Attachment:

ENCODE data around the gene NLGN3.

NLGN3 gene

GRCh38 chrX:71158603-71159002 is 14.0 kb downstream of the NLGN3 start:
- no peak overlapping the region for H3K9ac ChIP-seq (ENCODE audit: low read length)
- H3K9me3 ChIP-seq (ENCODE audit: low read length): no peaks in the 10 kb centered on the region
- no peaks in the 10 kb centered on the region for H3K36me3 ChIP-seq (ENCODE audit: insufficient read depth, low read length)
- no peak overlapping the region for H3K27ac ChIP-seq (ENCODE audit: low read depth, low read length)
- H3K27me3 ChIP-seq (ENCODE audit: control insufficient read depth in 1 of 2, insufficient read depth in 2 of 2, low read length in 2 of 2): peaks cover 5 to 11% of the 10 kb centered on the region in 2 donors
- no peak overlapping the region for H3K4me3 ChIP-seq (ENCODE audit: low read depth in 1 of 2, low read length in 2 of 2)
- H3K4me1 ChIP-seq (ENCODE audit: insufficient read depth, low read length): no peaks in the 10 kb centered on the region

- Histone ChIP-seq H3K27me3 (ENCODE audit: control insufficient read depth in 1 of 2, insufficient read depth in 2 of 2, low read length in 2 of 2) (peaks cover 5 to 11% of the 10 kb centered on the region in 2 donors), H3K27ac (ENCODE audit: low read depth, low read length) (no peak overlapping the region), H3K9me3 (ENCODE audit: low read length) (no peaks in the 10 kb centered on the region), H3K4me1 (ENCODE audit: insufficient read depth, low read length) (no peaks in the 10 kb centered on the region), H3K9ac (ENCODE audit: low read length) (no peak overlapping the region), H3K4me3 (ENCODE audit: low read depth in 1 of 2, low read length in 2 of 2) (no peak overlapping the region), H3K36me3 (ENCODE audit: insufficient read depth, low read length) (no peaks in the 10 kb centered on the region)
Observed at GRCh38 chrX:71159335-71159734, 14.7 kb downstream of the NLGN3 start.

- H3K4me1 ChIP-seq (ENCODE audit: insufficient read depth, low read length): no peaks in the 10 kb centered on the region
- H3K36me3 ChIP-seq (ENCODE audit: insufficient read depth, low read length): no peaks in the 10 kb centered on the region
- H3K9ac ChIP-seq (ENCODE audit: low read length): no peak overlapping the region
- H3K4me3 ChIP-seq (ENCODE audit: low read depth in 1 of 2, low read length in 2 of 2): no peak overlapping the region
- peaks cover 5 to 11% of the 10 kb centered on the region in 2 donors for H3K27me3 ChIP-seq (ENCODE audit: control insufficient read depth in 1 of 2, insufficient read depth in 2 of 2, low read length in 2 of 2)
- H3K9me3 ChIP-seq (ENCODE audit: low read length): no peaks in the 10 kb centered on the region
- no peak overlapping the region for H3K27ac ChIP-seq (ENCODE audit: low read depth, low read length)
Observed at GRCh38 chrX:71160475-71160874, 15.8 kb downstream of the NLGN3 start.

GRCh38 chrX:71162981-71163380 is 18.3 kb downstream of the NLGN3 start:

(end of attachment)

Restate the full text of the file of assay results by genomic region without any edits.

ENCODE data around the gene NLGN3.

NLGN3 gene

GRCh38 chrX:71158603-71159002 is 14.0 kb downstream of the NLGN3 start:
- no peak overlapping the region for H3K9ac ChIP-seq (ENCODE audit: low read length)
- H3K9me3 ChIP-seq (ENCODE audit: low read length): no peaks in the 10 kb centered on the region
- no peaks in the 10 kb centered on the region for H3K36me3 ChIP-seq (ENCODE audit: insufficient read depth, low read length)
- no peak overlapping the region for H3K27ac ChIP-seq (ENCODE audit: low read depth, low read length)
- H3K27me3 ChIP-seq (ENCODE audit: control insufficient read depth in 1 of 2, insufficient read depth in 2 of 2, low read length in 2 of 2): peaks cover 5 to 11% of the 10 kb centered on the region in 2 donors
- no peak overlapping the region for H3K4me3 ChIP-seq (ENCODE audit: low read depth in 1 of 2, low read length in 2 of 2)
- H3K4me1 ChIP-seq (ENCODE audit: insufficient read depth, low read length): no peaks in the 10 kb centered on the region

- Histone ChIP-seq H3K27me3 (ENCODE audit: control insufficient read depth in 1 of 2, insufficient read depth in 2 of 2, low read length in 2 of 2) (peaks cover 5 to 11% of the 10 kb centered on the region in 2 donors), H3K27ac (ENCODE audit: low read depth, low read length) (no peak overlapping the region), H3K9me3 (ENCODE audit: low read length) (no peaks in the 10 kb centered on the region), H3K4me1 (ENCODE audit: insufficient read depth, low read length) (no peaks in the 10 kb centered on the region), H3K9ac (ENCODE audit: low read length) (no peak overlapping the region), H3K4me3 (ENCODE audit: low read depth in 1 of 2, low read length in 2 of 2) (no peak overlapping the region), H3K36me3 (ENCODE audit: insufficient read depth, low read length) (no peaks in the 10 kb centered on the region)
Observed at GRCh38 chrX:71159335-71159734, 14.7 kb downstream of the NLGN3 start.

- H3K4me1 ChIP-seq (ENCODE audit: insufficient read depth, low read length): no peaks in the 10 kb centered on the region
- H3K36me3 ChIP-seq (ENCODE audit: insufficient read depth, low read length): no peaks in the 10 kb centered on the region
- H3K9ac ChIP-seq (ENCODE audit: low read length): no peak overlapping the region
- H3K4me3 ChIP-seq (ENCODE audit: low read depth in 1 of 2, low read length in 2 of 2): no peak overlapping the region
- peaks cover 5 to 11% of the 10 kb centered on the region in 2 donors for H3K27me3 ChIP-seq (ENCODE audit: control insufficient read depth in 1 of 2, insufficient read depth in 2 of 2, low read length in 2 of 2)
- H3K9me3 ChIP-seq (ENCODE audit: low read length): no peaks in the 10 kb centered on the region
- no peak overlapping the region for H3K27ac ChIP-seq (ENCODE audit: low read depth, low read length)
Observed at GRCh38 chrX:71160475-71160874, 15.8 kb downstream of the NLGN3 start.

GRCh38 chrX:71162981-71163380 is 18.3 kb downstream of the NLGN3 start: